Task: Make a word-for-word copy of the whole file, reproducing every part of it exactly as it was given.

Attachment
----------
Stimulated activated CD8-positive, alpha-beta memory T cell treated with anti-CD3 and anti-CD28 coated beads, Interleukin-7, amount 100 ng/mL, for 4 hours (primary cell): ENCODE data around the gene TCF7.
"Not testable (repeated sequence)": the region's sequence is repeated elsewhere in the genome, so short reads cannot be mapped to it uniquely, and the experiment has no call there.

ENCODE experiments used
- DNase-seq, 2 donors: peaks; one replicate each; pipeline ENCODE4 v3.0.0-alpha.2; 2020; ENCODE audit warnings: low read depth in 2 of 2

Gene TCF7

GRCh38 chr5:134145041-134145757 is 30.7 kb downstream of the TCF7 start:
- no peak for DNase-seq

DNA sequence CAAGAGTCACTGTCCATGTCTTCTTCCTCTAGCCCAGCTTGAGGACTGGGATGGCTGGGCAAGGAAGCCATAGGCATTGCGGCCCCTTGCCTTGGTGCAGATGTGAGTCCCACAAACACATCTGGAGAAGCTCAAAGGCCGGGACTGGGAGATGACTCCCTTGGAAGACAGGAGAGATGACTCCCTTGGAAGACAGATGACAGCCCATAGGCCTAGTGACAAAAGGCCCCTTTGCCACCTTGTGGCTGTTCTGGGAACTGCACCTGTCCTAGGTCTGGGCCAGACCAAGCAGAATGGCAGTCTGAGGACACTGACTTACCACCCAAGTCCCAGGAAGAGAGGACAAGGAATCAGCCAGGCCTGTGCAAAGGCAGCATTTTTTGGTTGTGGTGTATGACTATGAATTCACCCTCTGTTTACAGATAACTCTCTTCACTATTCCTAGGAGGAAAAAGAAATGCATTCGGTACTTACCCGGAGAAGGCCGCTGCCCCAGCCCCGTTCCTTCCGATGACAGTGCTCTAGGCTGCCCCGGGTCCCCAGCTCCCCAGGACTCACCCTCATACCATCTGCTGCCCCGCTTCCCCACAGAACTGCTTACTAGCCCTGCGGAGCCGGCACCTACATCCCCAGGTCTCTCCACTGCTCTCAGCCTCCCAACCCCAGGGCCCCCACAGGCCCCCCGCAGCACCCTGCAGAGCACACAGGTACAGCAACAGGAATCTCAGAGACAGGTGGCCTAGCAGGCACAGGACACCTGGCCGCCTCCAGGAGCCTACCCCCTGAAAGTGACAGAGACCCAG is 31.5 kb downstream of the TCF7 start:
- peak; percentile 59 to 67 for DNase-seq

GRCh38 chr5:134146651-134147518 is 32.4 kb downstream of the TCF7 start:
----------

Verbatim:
Stimulated activated CD8-positive, alpha-beta memory T cell treated with anti-CD3 and anti-CD28 coated beads, Interleukin-7, amount 100 ng/mL, for 4 hours (primary cell): ENCODE data around the gene TCF7.
"Not testable (repeated sequence)": the region's sequence is repeated elsewhere in the genome, so short reads cannot be mapped to it uniquely, and the experiment has no call there.

ENCODE experiments used
- DNase-seq, 2 donors: peaks; one replicate each; pipeline ENCODE4 v3.0.0-alpha.2; 2020; ENCODE audit warnings: low read depth in 2 of 2

Gene TCF7

GRCh38 chr5:134145041-134145757 is 30.7 kb downstream of the TCF7 start:
- no peak for DNase-seq

DNA sequence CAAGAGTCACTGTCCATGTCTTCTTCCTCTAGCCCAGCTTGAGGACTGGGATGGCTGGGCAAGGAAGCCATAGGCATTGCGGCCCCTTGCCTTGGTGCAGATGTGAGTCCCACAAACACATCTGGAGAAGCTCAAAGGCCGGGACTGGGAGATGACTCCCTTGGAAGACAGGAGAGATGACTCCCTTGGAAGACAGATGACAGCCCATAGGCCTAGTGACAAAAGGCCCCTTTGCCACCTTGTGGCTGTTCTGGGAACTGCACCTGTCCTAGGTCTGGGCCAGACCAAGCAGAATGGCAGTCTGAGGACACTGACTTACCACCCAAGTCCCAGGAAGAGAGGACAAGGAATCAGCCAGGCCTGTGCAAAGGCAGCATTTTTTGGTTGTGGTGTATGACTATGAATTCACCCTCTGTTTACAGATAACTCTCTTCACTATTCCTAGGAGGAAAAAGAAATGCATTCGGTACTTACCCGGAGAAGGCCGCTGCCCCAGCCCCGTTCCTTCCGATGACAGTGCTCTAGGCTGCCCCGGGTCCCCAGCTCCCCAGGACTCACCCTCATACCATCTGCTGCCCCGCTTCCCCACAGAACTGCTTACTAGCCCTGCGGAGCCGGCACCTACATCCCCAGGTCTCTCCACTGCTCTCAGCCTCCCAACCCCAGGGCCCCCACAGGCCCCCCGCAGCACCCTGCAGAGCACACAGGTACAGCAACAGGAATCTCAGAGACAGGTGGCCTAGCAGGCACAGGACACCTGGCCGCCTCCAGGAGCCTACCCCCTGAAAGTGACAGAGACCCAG is 31.5 kb downstream of the TCF7 start:
- peak; percentile 59 to 67 for DNase-seq

GRCh38 chr5:134146651-134147518 is 32.4 kb downstream of the TCF7 start: